‘Dark Skies’ is the kind of horror film that packs more chills than scares. With its slow burn premise, it evokes a sense of dread with a terrifying depiction of an alien haunting that affects an ordinary family. Although it adopts the most tried-and-tested tropes of home invasion horror, what works in its favor is the slow disintegration of its characters. All of this eventually leads up to its anti-climactic yet creepy ending. So further down in this article, we’ll be breaking down the film’s ending along with its few other intriguing plot points that lead up to it.
With his family of four, Daniel Barrett resides in a peaceful suburban neighborhood. Nothing out of the ordinary ever happens there and Daniel’s problems revolve around his lack of a steady job. As a result, his wife Lacy supports the family while his two sons share a very profound brotherly relationship. But this ordinary life of the American family is shattered when a series of inexplicable events haunt them. At first, Lacy finds weird geometrical patterns crafted on her kitchen ceiling. Then, the family notices the disappearance of all the family photos from their living room. These prank-like incidents take a sinister turn when one night, their security alarm goes off indicating that all entry points of the house were breached at once.
Soon after this, Daniel and Lacy experience vivid catatonic episodes and loss of time, while their younger son Sammy complains that Boogeyman visits him at night. Things get even worse when a flock of three different species of birds comes crashing down on their home. This is followed by another incident where Lacy shows up at Sammy’s room late at night and finds a dark, tall creature bending over his bed. After researching on the internet, Lacy starts believing that they’re being haunted by the extraterrestrial but Daniel remains skeptical of her claims. Only when weird symbols are found on Sammy’s and Jesse’s bodies, both Daniel and Lacy decide to visit a self-proclaimed expert.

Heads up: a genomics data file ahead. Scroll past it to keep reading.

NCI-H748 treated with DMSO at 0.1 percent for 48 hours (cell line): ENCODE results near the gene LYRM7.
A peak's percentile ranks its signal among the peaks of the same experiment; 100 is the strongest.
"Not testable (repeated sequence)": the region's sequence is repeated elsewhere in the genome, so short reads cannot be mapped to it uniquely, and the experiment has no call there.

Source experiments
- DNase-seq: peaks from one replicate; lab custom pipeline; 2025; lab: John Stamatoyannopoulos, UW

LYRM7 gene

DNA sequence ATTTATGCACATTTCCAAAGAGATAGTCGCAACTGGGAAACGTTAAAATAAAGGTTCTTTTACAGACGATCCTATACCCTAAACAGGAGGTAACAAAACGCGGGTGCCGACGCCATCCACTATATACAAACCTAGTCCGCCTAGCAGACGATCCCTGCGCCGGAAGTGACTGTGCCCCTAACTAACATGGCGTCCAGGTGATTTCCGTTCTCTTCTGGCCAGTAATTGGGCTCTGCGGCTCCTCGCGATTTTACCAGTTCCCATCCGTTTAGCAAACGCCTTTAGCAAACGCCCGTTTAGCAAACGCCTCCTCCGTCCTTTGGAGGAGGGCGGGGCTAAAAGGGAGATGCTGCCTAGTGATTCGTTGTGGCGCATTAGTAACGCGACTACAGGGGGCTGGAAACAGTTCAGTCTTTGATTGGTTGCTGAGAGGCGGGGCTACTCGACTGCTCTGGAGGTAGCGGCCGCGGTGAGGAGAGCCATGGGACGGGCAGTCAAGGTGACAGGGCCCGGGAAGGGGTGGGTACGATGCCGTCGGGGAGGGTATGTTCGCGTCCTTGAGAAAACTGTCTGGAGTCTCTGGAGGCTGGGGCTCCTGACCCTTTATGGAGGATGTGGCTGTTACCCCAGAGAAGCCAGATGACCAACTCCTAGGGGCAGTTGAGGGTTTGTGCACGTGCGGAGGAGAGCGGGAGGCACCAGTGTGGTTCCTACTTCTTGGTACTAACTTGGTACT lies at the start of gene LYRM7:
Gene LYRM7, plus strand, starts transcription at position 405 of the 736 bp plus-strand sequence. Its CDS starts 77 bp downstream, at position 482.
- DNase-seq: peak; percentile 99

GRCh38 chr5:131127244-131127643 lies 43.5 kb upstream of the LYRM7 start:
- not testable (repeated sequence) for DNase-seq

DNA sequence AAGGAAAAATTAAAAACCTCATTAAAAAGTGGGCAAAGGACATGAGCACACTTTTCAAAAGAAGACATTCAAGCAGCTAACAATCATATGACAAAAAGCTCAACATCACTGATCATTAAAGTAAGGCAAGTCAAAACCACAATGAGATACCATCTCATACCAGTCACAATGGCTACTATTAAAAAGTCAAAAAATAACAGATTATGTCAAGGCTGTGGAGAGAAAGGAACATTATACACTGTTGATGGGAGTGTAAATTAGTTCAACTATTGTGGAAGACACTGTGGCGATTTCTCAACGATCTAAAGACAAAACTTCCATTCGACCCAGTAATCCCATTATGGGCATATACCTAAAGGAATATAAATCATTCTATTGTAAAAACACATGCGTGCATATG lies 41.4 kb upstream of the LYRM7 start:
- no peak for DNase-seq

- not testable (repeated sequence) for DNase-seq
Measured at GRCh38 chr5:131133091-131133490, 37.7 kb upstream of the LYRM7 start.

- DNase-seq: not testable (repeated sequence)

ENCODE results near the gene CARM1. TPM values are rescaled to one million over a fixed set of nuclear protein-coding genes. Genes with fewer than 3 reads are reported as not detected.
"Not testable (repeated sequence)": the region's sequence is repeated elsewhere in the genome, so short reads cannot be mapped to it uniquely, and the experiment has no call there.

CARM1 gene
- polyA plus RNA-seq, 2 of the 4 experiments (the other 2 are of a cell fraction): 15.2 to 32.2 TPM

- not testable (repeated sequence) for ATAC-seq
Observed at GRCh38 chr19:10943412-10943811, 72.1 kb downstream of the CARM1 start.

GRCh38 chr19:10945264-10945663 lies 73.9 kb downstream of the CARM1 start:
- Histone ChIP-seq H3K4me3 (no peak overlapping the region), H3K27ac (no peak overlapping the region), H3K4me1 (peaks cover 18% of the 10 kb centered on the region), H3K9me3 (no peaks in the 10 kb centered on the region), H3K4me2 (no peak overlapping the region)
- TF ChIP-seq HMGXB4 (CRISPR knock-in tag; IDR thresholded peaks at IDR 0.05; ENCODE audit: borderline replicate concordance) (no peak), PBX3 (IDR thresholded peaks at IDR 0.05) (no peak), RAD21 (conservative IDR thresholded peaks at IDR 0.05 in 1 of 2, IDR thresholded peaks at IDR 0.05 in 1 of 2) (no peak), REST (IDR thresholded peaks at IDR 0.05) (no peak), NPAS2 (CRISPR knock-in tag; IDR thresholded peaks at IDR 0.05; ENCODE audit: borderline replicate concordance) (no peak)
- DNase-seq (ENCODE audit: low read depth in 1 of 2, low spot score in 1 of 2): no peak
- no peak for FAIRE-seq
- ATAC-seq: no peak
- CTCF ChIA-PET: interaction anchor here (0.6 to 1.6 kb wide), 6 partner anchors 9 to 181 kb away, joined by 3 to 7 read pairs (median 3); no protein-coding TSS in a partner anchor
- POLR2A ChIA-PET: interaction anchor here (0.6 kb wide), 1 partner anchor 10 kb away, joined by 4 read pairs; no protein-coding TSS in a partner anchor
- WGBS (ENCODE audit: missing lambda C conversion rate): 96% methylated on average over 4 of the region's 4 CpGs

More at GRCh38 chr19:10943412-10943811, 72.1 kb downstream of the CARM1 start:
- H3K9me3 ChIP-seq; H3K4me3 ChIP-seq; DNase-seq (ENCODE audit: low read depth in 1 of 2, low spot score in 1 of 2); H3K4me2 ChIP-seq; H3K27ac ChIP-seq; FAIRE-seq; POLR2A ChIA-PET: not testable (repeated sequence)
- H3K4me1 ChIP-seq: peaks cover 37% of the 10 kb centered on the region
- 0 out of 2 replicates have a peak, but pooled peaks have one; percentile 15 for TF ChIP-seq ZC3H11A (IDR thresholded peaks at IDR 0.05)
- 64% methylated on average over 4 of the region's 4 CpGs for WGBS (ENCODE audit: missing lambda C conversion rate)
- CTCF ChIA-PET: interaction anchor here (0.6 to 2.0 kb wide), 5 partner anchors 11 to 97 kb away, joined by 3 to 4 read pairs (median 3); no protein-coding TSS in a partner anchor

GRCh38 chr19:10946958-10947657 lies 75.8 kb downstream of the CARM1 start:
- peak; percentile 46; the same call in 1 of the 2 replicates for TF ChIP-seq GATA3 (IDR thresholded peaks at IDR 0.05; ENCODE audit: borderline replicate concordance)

The expert, Edwin Pollard (J. K. Simmons), calls these aliens “The Greys” and claims that they have traveled millions of light-years to get there. Because of that, even if the Barretts move to a new home, the hauntings won’t stop. He also tells them that all the families who have experienced something similar, have later reported a missing child. With this, he concludes that one of their children could be the target of an imminent alien abduction. Daniel and Lacy assume that the aliens are targeting Sammy because he seems to be the primary victim of their previous hauntings. So to ensure that their son is not taken away from them, Daniel and Lacy prepare themselves for a final showdown against the “other kind.”
The Greys in Dark Skies, Explained
The term “Greys” is not just a pop-culture connotation for aliens but is also an outcome of several reported alien encounters. As Edwin Pollard mentions in the movie itself, the majority of alien encounters (seventy-three percent specifically) have described aliens as these grey, tall creatures, which led to the origin of the term. In the film, the aliens seem to follow a fixed procedure before they pull off their final abduction. At first, they walk the family through a process of “imaging” through which they seemingly try to draw a certain emotional response out of them. This explains all the mundane symbols and family photos disappearances in the beginning.